Although I lived in New York for two years, I never got around to visiting many of its museums. A few weeks ago I finally paid the Museum of Natural History a visit along with a good friend of mine.
As some of my previous postings indicate, I have become more and more interested in the geographies and narration of museum exhibits. As a student of East Asian history, I was especially interested in how the museum portrayed the cultures of that region.
The museum of natural history is not just home to dinosaur bones and stuffed animals. Between the hall containing the stuffed lions and the one containing the stuffed birds, one can find the “Hall of Asian Peoples.”
In the hall of Asian peoples, with “Asia” defined in the broadest old use of the word, we can find all sorts of exhibits. The hall provides a lot of interesting material for comment, from its exhibit on “the Lure of Asia” to its portrayal of Islamic cultures and China, but I’ll just make a few comments on its portrayal of Korea and Japan. Take a look at this hall plan (click for a larger version):
I was struck by the central location of Japan in the large square room to the right. Surrounding Japan were a number of exhibits, including the “Introduction to Primitive Asia” and others. Among the exhibits on the outside of the Japanese center was one portraying the Ainu peoples.
The Ainu, of course, where almost eradicated by the Japanese. Next to this, also on the outside of the Japanese center, we find the Koreans. The entire mapping of these cultures in the museum closely mirrored the Japanese imperial order of old.
The Korean government, however, has done what it can to spruce up the exhibit a bit, which portrays a Yangban scholar at his studies, with his hanbok-clad wife working nearby. The title of the exhibit is, “KOREA: The Uniqueness.” Ah yes, that familiar claim brought back so many memories. A sign reports that, “This exhibit was made possible through the generous assistance of the Korean Cultural Service.” It saddens me that, far outside of the host countries, the arm of nationalists can reach into the heart of museums. When I was there, a crowd of delighted Korean tourists were snapping pictures. The Ainu next door were less popular with the cameras.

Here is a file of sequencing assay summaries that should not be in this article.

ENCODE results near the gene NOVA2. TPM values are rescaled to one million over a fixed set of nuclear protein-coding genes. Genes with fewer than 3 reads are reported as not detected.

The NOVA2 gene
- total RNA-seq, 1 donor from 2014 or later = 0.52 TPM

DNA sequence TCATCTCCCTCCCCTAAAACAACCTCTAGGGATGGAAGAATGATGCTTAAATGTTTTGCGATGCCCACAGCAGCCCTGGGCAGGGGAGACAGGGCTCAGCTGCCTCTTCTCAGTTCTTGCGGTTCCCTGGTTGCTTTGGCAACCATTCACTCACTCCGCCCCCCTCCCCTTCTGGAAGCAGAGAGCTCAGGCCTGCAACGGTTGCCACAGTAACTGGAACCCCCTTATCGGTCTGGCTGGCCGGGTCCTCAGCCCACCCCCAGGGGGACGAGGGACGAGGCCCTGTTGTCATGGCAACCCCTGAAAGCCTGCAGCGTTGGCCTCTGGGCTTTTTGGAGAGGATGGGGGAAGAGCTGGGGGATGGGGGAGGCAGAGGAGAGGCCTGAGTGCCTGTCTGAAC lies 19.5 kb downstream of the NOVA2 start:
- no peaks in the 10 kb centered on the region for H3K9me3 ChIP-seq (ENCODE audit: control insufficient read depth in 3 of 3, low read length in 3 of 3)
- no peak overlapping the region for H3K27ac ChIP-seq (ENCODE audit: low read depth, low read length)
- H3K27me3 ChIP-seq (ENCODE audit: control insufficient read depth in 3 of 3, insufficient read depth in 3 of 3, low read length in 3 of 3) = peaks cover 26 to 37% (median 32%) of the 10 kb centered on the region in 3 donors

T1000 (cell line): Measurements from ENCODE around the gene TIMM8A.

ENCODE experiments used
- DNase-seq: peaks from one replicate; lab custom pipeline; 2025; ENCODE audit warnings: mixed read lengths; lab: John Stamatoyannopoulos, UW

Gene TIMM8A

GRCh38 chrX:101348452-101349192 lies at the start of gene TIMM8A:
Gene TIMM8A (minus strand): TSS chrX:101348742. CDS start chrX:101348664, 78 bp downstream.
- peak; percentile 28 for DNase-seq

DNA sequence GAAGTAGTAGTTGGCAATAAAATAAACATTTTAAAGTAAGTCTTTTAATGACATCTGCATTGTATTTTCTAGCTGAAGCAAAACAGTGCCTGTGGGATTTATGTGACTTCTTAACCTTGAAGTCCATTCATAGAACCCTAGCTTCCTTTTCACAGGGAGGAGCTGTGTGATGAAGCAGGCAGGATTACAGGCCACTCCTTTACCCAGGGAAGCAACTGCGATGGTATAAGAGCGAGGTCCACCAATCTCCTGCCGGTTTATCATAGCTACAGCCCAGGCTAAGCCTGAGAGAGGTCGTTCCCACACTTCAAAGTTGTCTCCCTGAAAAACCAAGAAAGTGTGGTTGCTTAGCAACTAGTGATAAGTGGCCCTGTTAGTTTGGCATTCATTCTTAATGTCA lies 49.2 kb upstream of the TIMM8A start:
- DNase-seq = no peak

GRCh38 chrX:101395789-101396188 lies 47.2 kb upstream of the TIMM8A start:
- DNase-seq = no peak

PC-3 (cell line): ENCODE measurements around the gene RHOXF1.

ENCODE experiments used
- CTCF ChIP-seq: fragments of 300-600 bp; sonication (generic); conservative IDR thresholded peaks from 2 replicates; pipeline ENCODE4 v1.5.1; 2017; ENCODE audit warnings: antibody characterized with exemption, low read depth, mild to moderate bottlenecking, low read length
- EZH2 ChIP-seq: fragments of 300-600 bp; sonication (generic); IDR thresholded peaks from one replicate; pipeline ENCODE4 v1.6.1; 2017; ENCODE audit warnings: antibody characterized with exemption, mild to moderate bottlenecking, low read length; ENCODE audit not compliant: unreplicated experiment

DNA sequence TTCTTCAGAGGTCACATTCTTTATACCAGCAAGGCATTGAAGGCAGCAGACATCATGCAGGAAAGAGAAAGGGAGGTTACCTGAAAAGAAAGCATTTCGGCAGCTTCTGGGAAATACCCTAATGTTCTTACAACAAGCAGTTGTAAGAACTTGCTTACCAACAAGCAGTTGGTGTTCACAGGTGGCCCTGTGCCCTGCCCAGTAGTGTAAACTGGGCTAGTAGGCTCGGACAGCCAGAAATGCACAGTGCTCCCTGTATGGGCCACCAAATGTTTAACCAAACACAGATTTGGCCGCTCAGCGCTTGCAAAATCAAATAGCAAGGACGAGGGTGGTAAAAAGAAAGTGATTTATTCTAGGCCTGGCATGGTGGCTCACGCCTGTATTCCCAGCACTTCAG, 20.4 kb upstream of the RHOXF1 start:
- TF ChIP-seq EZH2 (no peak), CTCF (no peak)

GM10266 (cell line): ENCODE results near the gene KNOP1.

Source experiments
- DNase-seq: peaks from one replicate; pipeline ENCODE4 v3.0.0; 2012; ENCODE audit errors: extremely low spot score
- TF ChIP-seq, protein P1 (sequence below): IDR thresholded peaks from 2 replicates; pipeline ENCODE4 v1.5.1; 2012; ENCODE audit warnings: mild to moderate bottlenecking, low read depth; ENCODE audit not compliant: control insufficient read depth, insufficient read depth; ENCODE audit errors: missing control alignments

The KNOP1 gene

The heart of the square room, with its Japan exhibits, was hardly any better. I could smell the hand of Japanese government influence upon the contents of the exhibit, even if some of the contents showed unmistakable evidence of a non-Japanese hand. See, for example, the kanji characters in this numbered list of photo identifications:
Besides the general sloppiness of the handwriting, you may notice the number four (四) shows a little excess creativity. These problems, however, are found in most museums. The element of the Japan exhibit that most showed potential Japanese government or other suspect dabbling was the description of the Japanese emperor system (click for readable version):
This description of the Japanese emperor would not pass muster in a student essay in the most introductory course on Japan. The over-attribution of agency to the emperor in the Meiji period, the description of the “restoration” of Shintô which was more accurately the birth of state Shintô, is bad enough. The most interesting problem with this little snippet is what it leaves out. Notice how the paragraph jumps from the triumphs of the Meiji period, over the decades of Japanese imperialism, directly to Hirohito’s denial of divinity after World War II. How clean this picture looks: no imperial responsibility for the war, no outside pressure of Hirohito to deny his divinity hinted at.
In case the rosy picture of the text failed to persuade, no “Hall of Asian Peoples” could be without a photo of the Japanese imperial couple: